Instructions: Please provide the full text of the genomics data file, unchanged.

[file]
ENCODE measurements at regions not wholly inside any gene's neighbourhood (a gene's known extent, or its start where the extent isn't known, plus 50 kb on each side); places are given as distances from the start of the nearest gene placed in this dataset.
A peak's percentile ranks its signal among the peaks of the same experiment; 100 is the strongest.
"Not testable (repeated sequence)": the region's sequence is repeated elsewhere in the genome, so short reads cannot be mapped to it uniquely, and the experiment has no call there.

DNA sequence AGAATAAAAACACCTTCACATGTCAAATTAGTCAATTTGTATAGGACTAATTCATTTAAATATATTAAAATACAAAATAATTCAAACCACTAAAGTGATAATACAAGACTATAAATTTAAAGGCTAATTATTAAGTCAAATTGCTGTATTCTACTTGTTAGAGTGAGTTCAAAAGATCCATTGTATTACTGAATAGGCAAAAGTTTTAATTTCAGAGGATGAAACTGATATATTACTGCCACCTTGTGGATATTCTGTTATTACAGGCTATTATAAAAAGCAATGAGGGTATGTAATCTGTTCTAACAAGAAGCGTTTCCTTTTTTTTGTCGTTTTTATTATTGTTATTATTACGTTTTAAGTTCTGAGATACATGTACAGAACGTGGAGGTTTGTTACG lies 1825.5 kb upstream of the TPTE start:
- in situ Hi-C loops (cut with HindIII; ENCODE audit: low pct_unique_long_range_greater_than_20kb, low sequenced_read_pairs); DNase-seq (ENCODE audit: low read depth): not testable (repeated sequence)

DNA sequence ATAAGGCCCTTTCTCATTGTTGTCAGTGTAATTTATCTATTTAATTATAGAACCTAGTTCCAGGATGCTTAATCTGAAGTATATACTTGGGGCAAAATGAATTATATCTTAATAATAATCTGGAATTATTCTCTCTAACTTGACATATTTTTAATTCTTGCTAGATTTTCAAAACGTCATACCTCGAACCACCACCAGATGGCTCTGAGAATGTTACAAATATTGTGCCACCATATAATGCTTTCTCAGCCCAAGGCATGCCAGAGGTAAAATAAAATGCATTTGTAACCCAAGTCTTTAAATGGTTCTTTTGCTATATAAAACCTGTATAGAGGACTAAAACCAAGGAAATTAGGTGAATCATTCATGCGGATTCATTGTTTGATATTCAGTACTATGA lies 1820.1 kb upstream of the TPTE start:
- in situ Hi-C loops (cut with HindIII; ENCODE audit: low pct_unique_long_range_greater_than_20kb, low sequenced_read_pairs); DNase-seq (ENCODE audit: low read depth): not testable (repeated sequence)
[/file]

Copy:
ENCODE measurements at regions not wholly inside any gene's neighbourhood (a gene's known extent, or its start where the extent isn't known, plus 50 kb on each side); places are given as distances from the start of the nearest gene placed in this dataset.
A peak's percentile ranks its signal among the peaks of the same experiment; 100 is the strongest.
"Not testable (repeated sequence)": the region's sequence is repeated elsewhere in the genome, so short reads cannot be mapped to it uniquely, and the experiment has no call there.

DNA sequence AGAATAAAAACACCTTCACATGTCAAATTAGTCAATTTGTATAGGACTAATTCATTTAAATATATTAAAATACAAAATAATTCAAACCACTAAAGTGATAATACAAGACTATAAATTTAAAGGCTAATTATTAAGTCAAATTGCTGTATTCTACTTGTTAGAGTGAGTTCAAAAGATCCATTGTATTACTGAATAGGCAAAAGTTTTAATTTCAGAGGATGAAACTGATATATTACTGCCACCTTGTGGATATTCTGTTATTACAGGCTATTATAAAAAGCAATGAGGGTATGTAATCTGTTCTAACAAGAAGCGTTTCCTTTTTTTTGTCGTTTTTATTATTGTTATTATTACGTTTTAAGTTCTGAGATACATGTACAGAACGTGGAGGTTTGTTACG lies 1825.5 kb upstream of the TPTE start:
- in situ Hi-C loops (cut with HindIII; ENCODE audit: low pct_unique_long_range_greater_than_20kb, low sequenced_read_pairs); DNase-seq (ENCODE audit: low read depth): not testable (repeated sequence)

DNA sequence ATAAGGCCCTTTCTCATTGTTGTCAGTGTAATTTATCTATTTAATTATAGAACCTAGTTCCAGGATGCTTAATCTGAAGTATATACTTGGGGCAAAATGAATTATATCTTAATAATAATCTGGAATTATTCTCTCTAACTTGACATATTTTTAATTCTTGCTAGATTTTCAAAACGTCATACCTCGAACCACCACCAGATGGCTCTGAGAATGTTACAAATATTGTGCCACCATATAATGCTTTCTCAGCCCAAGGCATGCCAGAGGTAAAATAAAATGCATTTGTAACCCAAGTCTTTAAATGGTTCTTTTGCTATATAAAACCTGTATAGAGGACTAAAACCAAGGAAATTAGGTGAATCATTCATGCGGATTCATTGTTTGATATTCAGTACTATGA lies 1820.1 kb upstream of the TPTE start:
- in situ Hi-C loops (cut with HindIII; ENCODE audit: low pct_unique_long_range_greater_than_20kb, low sequenced_read_pairs); DNase-seq (ENCODE audit: low read depth): not testable (repeated sequence)